Respite for Haitian, Nicaraguan, Salvadoran and Sudanese TPS holders (Oct. 5, 2018)
A U.S. judge temporarily blocked the Trump administration's plans to end a visa program that shielded about 30,000 immigrants from Haiti, Nicaragua, El Salvador and Sudan. The Temporary Protected Status allows thousands of immigrants to live and work legally in the U.S. after war or major natural disasters in their own countries. The judge granted the injunction as part of a California lawsuit filed by lawyers -- including the ACLU -- on behalf of TPS recipients from the four countries who have U.S.-born children. (Miami Herald)
The Trump administration decided to terminate TPS for nationals from the four countries, among others, affecting 263,000 Salvadoran beneficiaries, 58,000 from Haiti, 5,000 from Nicaragua and 1,000 from Sudan. (El País) Immigration advocates have countered the government's argument that the disasters in those countries that justified TPS have since resolved. In the cases of Central American and Haiti, advocates say termination of the program will overwhelm possibilities in the immigrants home countries, and cut off a source of valuable remittances. (See for example posts for Jan. 9 and Nov. 17, 2017.)
Yesterday, U.S. District judge Edward Chen, from the Northern District of California, said the administration's decisions to end protection for those nationals appears to motivated by racism. He cited a list of presidential statements that suggest Trump "harbors an animus against non-white, non European aliens." (Quartz and Center for Public Integrity)
Brazilians head to the polls Sunday in a closely contested election. No candidate is expected to win outright, but far-right wing candidate Jair Bolsonaro and Workers' Party candidate Fernando Haddad are expected to pass to a second-round. The Intercept notes the backdrop of ongoing economic downturn, high level corruption scandals, unemployment and rising violence -- making for one of the craziest election seasons ever. The Guardian says some are calling it the most critical election in the country's history.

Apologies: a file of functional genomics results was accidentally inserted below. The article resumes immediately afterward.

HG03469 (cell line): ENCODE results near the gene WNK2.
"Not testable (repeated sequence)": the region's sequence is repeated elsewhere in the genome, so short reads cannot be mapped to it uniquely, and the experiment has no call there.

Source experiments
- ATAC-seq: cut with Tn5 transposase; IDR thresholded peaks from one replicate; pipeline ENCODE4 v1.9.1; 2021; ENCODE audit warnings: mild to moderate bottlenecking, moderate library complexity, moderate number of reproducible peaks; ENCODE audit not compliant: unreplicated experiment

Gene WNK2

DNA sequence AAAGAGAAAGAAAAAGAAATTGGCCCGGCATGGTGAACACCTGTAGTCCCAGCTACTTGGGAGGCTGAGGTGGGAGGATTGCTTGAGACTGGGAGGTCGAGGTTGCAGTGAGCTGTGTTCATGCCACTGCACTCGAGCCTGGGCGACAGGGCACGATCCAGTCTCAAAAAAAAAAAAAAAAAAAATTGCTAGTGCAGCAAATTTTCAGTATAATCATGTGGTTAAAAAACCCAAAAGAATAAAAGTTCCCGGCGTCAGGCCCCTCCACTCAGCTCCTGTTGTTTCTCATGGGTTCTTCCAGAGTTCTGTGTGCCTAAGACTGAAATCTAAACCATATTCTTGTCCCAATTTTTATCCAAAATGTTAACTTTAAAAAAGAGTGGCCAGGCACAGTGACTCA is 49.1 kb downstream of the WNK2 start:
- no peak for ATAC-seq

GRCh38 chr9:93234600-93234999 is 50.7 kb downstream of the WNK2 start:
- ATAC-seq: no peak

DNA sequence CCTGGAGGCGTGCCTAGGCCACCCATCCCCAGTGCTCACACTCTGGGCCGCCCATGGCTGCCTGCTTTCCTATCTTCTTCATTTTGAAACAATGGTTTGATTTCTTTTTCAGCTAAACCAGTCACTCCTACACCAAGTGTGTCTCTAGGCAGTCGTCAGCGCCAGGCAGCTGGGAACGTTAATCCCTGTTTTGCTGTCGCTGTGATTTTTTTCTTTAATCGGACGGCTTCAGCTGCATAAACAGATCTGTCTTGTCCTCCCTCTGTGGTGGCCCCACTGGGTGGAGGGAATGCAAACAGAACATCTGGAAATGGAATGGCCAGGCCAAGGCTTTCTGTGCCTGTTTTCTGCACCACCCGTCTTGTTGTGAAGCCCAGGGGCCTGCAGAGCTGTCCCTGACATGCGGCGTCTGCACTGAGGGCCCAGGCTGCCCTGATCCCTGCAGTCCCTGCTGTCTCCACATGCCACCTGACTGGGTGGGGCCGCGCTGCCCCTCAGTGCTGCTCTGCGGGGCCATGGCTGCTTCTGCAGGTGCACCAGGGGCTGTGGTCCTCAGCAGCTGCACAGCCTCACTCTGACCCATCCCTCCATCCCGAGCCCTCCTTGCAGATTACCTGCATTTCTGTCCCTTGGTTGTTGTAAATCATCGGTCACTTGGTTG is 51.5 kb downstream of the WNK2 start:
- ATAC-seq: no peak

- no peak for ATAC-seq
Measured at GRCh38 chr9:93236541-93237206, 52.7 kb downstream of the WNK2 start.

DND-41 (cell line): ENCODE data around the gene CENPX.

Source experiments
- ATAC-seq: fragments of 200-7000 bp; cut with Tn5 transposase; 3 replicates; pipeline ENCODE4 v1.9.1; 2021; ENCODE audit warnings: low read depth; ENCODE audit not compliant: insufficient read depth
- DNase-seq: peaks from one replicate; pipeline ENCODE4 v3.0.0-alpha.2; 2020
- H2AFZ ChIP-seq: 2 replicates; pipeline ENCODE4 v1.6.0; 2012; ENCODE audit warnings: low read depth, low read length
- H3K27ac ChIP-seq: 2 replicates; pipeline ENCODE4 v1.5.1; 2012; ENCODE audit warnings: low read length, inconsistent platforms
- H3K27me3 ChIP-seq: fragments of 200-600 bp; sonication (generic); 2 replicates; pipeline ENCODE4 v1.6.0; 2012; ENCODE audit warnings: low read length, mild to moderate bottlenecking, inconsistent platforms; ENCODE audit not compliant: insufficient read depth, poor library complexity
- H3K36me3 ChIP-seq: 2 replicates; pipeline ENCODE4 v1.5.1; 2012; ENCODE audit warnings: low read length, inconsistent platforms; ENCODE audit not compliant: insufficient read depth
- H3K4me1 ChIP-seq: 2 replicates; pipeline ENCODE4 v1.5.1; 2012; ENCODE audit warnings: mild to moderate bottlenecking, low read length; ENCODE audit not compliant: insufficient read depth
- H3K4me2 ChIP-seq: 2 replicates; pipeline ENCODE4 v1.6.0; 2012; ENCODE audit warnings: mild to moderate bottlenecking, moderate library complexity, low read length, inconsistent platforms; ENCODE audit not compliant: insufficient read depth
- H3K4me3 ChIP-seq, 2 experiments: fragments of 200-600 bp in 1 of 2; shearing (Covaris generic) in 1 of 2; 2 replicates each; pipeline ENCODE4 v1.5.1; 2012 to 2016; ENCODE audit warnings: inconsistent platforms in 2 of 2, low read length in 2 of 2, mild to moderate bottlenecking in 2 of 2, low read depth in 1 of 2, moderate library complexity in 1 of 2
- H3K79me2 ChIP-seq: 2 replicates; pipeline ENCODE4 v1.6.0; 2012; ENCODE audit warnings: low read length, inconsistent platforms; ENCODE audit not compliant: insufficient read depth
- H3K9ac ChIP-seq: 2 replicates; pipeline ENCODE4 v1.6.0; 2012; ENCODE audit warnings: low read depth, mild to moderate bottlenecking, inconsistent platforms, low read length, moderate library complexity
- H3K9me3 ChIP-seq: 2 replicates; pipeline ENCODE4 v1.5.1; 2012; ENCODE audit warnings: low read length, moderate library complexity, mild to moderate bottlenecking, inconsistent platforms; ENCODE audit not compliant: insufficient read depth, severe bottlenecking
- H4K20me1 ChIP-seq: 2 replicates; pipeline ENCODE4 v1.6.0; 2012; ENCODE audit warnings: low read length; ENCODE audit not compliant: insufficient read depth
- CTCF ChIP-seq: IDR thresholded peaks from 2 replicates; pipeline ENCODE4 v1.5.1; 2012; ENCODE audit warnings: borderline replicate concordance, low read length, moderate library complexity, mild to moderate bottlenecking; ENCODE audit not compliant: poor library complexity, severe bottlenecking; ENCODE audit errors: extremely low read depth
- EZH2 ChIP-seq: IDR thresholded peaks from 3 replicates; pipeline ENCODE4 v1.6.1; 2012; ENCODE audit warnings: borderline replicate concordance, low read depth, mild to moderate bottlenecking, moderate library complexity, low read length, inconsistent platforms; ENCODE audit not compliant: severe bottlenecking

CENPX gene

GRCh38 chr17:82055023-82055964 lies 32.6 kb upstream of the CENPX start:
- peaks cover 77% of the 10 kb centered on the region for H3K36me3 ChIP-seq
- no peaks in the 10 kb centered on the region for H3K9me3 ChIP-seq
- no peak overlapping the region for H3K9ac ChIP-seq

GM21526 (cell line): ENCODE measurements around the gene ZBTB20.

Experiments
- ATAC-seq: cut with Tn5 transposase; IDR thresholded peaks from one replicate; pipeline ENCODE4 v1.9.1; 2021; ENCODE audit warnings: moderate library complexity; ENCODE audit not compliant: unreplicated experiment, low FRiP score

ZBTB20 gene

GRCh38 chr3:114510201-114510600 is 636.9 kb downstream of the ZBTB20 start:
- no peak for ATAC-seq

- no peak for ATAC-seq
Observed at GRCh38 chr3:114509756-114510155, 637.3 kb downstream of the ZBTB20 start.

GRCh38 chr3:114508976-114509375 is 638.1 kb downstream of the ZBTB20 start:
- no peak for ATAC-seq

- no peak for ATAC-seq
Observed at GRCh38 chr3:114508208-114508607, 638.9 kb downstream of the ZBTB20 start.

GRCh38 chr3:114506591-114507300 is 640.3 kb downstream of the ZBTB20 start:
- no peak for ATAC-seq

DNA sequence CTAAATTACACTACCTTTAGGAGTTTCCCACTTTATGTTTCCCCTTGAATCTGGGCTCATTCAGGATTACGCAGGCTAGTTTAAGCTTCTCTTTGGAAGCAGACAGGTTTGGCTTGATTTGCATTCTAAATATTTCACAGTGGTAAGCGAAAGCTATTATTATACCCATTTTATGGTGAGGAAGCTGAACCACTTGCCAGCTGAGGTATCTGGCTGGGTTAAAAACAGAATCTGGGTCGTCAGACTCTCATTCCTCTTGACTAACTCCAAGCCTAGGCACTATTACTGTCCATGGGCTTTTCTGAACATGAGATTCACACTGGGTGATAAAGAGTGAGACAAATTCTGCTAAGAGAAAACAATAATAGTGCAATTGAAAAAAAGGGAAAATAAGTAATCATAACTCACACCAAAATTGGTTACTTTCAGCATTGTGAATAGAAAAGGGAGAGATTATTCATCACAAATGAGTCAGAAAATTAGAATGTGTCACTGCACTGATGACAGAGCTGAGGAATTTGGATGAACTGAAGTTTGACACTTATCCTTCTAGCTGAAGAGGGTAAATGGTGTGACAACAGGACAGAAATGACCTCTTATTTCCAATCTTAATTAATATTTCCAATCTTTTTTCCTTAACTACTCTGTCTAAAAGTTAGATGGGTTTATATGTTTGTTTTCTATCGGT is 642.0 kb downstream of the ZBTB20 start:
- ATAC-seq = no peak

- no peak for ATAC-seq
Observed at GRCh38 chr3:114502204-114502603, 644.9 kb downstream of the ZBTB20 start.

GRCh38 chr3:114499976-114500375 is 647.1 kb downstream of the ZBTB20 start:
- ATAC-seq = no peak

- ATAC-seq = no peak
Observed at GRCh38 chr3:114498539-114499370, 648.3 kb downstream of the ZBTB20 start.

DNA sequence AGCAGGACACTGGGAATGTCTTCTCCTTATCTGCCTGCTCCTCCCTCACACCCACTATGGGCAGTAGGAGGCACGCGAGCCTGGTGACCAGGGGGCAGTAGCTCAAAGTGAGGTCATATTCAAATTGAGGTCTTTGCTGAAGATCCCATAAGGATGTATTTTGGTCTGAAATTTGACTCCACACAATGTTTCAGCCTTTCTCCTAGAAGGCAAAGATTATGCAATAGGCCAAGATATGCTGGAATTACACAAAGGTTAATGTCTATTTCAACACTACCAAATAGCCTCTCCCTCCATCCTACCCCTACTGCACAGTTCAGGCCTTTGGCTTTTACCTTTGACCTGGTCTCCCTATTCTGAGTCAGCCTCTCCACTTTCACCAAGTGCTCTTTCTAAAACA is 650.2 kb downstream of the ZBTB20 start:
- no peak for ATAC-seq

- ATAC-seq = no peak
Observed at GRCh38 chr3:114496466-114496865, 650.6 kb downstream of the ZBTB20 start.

The Washington Post compares Bolsonaro -- known for incendiary remarks against women and minorities, and advocacy of heavy handed repression of suspected criminals -- to Donald Trump.
As noted in yesterday's briefs, many voters are not happy with the candidates, and are merely seeking the least bad option. With that logic, political conservatives, evangelicals and farmers are flocking to Bolsonaro, reports the Wall Street Journal.
Brian Winter at Americas Quarterly laments the front-runners anti-democratic rhetoric, which he says might be here to stay even if Bolsonaro doesn't win. "If he wins, there are signs that what’s coming could be a vindictive, bloody regime."
The Guardian interviews citizens across the country about who they're picking and why.
Brazil’s Superior Electoral Court (TSE) confirmedthat former President Dilma Rousseff has the right to compete for a Senate seat on Sunday. Challengers said she should be barred from running for office because she was impeached by Congress in 2016 for budget irregularities when she was president. (EFE)
Uruguay’s largest labor federation, the PIT-CNT, has joined with other social and political organizations to launch a committee to support democracy in Brazil and the release of Luiz Inacio Lula da Silva. (EFE)
U.S. Vice President Mike Pence accused China of "meddling in America's democracy." In a speech yesterday he charged China with interfering with American allies and enemies -- holding up Venezuela as a key example, saying Beijing has given a “lifeline” to the leaders there through $5 billion in questionable loans. He also blamed the Chinese Communist Party for convincing El Salvador, the Dominican Republic and Panama to sever ties with Taiwan in an effort to get closer with China, a U.S. trade adversary. (McClatchy and Voice of America)